This story was produced by the Food & Environment Reporting Network, an independent nonprofit news organization.
When Dayane Zuñiga started running for Oxnard High School’s track team a few years ago, she often noticed an odd odor coming from the strawberry fields on her route. A farming community between the beach towns of Santa Barbara and Malibu, California, Oxnard is among the largest strawberry-growing regions in the nation. At first, Zuñiga didn’t pay much attention to the smell. Growing up near agriculture, she was used to odd odors.
Then one day during practice, Zuñiga saw men working in the fields with face masks and smelled the same odor. Suspecting they were applying chemicals, she wondered why no one had warned her team. She asked her principal if the administration ever got notices about pesticide use around the school, attended by more than 3,200 kids. He told her it did, in accordance with strict regulations, and that she had nothing to worry about.
So Zuñiga put pesticides out of her mind. When she smelled a pungent odor, she ran faster to reach a patch of fresh air. When her asthma acted up, she puffed on her mini-inhaler and kept running.
Now she wishes she had asked more questions.
Oxnard and surrounding Ventura County grow more than 630 million pounds of strawberries a year, enough to feed 78 million Americans. But that bounty exacts a heavy toll: strawberries rank among California’s most pesticide-intensive crops. The pesticides that growers depend on—a revolving roster of caustic and highly volatile chemicals called fumigants—are among the most toxic used in agriculture. They include sixty-six chemicals that have been identified by the state’s Office of Environmental Health Hazard Assessment as the most likely to drift through the air and cause harm. Studies in laboratory animals and humans have linked many of these chemicals—including the organophosphate chlorpyrifos and fumigants 1,3-Dichloropropene (1,3-D), metam sodium, methyl bromide and chloropicrin, all used in strawberry production—to one or several chronic health conditions, including birth defects, asthma, cancer and multiple neurodevelopmental abnormalities.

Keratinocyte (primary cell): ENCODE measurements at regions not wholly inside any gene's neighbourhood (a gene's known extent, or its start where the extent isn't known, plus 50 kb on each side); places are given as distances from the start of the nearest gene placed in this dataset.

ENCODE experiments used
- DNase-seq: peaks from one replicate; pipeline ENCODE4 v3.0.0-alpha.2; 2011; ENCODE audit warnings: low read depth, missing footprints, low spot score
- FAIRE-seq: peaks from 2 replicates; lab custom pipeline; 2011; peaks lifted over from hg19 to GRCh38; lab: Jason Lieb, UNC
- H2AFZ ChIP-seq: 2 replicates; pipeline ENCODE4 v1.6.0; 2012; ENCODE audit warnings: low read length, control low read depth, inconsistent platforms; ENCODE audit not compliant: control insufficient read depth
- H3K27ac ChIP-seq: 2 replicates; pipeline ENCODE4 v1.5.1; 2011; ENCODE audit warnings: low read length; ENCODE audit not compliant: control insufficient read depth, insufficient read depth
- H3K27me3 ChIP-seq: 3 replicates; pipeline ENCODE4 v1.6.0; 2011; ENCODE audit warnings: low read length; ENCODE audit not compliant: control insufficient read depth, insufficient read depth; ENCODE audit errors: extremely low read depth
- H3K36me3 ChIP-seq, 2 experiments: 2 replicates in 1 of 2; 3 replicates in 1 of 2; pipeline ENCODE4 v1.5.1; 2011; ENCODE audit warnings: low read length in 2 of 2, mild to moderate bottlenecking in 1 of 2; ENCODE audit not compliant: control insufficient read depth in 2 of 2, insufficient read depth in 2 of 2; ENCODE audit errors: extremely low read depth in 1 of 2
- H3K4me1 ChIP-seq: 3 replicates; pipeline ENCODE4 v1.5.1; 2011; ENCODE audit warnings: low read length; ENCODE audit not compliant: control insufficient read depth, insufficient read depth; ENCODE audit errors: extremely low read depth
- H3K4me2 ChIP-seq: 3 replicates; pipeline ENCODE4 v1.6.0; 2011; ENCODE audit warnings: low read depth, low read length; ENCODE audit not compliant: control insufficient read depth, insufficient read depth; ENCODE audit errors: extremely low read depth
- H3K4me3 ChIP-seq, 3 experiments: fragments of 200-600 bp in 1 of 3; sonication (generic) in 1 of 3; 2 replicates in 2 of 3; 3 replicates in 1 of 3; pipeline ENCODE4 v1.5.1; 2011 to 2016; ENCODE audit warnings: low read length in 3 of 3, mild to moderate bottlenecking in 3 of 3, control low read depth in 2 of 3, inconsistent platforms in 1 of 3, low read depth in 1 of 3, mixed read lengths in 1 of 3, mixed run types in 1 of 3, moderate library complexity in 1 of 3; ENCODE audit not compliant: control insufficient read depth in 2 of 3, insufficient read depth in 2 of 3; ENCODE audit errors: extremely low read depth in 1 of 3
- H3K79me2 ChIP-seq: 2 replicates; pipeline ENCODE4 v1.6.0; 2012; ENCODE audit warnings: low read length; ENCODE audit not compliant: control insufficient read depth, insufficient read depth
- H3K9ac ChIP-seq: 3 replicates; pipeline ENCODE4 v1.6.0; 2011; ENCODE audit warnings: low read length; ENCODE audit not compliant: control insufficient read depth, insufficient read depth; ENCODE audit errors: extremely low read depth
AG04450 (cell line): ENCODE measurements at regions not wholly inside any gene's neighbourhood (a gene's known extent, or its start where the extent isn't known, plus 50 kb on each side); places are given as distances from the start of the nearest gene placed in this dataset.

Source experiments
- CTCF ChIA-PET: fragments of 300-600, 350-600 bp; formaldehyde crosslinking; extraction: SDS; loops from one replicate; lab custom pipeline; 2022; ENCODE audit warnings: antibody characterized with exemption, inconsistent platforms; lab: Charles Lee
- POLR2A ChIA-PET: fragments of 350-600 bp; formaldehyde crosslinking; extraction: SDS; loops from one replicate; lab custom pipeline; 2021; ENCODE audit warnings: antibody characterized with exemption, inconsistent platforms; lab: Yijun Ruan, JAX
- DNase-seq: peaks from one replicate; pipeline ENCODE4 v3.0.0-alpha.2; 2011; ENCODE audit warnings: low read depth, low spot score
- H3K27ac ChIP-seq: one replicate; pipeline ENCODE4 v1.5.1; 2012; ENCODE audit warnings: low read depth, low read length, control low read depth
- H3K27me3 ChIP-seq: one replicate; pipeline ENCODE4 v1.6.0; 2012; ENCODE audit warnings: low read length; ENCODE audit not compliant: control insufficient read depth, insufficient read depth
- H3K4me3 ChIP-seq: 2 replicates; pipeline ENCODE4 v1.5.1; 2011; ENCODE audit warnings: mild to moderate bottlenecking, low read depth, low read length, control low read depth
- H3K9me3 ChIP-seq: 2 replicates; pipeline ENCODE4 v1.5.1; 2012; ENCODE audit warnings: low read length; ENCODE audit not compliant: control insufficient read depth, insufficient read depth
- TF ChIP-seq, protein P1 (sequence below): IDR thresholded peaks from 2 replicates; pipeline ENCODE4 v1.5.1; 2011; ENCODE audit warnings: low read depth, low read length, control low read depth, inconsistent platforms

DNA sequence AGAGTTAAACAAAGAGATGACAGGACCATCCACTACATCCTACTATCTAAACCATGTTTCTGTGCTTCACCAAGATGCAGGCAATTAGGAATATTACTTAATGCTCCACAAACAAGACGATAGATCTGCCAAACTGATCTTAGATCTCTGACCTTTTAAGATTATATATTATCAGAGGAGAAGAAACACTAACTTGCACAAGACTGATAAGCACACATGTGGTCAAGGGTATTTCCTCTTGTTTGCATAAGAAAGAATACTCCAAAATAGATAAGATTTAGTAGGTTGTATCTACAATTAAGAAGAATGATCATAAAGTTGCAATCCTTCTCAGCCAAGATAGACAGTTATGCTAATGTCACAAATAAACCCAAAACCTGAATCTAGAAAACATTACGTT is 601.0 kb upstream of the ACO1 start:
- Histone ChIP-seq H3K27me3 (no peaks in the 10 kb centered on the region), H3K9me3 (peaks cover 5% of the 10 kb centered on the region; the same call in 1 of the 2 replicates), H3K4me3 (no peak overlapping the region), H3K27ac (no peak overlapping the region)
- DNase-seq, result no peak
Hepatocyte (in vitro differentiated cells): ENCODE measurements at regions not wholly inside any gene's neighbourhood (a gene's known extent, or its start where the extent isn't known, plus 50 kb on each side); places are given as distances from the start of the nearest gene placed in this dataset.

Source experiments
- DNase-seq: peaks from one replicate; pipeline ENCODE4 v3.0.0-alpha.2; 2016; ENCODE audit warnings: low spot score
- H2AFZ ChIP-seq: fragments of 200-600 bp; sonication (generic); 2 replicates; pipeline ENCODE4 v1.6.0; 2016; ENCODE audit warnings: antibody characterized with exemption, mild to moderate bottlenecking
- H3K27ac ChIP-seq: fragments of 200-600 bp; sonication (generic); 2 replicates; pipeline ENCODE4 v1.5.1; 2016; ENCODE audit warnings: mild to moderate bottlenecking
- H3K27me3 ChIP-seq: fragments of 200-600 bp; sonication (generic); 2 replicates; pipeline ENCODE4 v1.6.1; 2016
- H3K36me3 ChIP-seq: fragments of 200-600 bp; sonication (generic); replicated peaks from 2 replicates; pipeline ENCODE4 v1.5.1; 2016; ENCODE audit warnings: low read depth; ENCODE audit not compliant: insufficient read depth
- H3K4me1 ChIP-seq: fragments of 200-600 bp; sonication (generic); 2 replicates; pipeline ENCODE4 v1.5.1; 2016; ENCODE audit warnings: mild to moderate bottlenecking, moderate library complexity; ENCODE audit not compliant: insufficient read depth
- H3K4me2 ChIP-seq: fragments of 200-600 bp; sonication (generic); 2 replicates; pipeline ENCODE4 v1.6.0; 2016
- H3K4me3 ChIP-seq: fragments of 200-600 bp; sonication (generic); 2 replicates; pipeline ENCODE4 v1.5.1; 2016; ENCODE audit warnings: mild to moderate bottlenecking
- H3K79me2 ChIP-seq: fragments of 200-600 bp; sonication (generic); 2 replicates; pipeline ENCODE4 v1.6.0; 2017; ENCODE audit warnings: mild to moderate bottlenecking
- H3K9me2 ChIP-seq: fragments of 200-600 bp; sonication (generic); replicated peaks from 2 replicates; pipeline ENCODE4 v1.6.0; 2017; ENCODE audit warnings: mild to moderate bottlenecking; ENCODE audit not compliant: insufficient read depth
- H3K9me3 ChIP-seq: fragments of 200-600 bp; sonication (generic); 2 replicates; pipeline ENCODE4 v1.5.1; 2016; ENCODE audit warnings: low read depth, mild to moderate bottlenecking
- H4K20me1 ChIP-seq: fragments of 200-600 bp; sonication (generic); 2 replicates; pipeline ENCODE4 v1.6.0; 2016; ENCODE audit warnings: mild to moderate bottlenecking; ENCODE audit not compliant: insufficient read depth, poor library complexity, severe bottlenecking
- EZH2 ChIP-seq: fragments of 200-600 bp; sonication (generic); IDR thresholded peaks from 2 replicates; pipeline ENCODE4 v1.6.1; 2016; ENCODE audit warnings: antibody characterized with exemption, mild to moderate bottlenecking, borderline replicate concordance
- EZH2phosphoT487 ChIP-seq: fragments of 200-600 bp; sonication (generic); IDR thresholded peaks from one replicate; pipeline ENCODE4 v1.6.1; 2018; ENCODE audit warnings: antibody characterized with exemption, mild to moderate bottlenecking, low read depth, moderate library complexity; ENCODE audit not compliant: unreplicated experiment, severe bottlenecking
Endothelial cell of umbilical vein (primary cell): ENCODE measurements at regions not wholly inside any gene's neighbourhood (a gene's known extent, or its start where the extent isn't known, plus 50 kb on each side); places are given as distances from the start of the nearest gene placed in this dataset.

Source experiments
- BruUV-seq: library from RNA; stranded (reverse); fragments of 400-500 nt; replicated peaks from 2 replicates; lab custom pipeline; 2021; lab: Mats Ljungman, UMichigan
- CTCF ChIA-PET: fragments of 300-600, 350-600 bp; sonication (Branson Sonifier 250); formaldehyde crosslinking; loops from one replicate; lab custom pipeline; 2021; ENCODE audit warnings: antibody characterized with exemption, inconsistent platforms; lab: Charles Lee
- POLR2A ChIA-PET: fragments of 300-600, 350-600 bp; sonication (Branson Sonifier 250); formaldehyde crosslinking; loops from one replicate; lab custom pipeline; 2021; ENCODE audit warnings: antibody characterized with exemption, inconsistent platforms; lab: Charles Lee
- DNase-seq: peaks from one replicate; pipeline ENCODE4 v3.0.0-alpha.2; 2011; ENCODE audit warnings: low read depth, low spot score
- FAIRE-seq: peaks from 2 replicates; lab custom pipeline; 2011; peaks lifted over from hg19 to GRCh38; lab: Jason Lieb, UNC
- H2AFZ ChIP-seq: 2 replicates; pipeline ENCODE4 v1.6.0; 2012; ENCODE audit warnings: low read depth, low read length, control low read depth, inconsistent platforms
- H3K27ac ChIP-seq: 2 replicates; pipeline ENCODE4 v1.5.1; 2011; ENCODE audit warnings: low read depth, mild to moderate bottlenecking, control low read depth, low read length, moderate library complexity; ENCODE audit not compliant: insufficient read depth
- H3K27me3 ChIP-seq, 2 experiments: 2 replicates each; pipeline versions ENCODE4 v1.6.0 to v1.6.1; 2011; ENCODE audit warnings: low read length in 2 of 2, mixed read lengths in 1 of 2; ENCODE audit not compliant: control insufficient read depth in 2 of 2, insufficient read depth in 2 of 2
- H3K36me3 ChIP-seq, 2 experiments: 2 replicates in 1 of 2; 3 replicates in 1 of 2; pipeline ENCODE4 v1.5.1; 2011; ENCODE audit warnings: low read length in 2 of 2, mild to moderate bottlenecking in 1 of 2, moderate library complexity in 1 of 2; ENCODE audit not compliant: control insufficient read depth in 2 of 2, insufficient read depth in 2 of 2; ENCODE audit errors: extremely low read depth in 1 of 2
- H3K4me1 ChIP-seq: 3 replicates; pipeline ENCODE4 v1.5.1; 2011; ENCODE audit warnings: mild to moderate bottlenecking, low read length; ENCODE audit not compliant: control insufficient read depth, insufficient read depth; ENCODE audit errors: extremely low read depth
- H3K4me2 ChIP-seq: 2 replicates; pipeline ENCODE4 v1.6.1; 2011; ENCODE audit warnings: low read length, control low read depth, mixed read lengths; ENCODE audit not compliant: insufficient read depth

Use of many of these sixty-six pesticides has fallen statewide since 2007. But a handful of communities saw a dramatic increase. By 2012, the most recent year for which data is available, more than 29 million pounds of these chemicals—more than half the total used in the state—were applied in just 5 percent of California’s 1,769 census ZIP codes, according to an independent investigation by this reporter. In two ZIP codes that Zuñiga knows well—areas that include the Oxnard High neighborhood where she trained and south Oxnard, where she lives—applications of these especially toxic pesticides, which were already among the highest in the state, rose between 61 percent and 84 percent from 2007 t0 2012, records at the California Department of Pesticide Regulation show. Both are among the ten ZIP codes with the most intensive use of these pesticides in California. And both have sizable Latino populations—around 70 percent—thanks, in part, to the large number of farm jobs in the area. The great majority of the people who work in the strawberry fields in Oxnard, which hosts the largest population of farmworkers in Ventura County, come from Mexico.